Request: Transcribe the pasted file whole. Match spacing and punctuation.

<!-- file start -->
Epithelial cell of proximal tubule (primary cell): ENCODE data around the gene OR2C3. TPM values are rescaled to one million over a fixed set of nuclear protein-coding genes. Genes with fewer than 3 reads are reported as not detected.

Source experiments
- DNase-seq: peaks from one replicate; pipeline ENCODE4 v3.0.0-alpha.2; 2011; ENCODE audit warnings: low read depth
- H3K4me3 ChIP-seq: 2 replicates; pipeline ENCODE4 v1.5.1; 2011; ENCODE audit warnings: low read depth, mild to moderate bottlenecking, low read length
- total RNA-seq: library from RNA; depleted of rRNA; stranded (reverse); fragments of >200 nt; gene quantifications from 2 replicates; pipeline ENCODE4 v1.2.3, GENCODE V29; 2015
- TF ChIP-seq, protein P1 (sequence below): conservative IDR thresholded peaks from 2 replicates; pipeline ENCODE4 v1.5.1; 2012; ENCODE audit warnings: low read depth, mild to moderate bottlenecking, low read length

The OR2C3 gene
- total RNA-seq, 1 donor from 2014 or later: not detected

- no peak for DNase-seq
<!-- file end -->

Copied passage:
Epithelial cell of proximal tubule (primary cell): ENCODE data around the gene OR2C3. TPM values are rescaled to one million over a fixed set of nuclear protein-coding genes. Genes with fewer than 3 reads are reported as not detected.

Source experiments
- DNase-seq: peaks from one replicate; pipeline ENCODE4 v3.0.0-alpha.2; 2011; ENCODE audit warnings: low read depth
- H3K4me3 ChIP-seq: 2 replicates; pipeline ENCODE4 v1.5.1; 2011; ENCODE audit warnings: low read depth, mild to moderate bottlenecking, low read length
- total RNA-seq: library from RNA; depleted of rRNA; stranded (reverse); fragments of >200 nt; gene quantifications from 2 replicates; pipeline ENCODE4 v1.2.3, GENCODE V29; 2015
- TF ChIP-seq, protein P1 (sequence below): conservative IDR thresholded peaks from 2 replicates; pipeline ENCODE4 v1.5.1; 2012; ENCODE audit warnings: low read depth, mild to moderate bottlenecking, low read length

The OR2C3 gene
- total RNA-seq, 1 donor from 2014 or later: not detected

- no peak for DNase-seq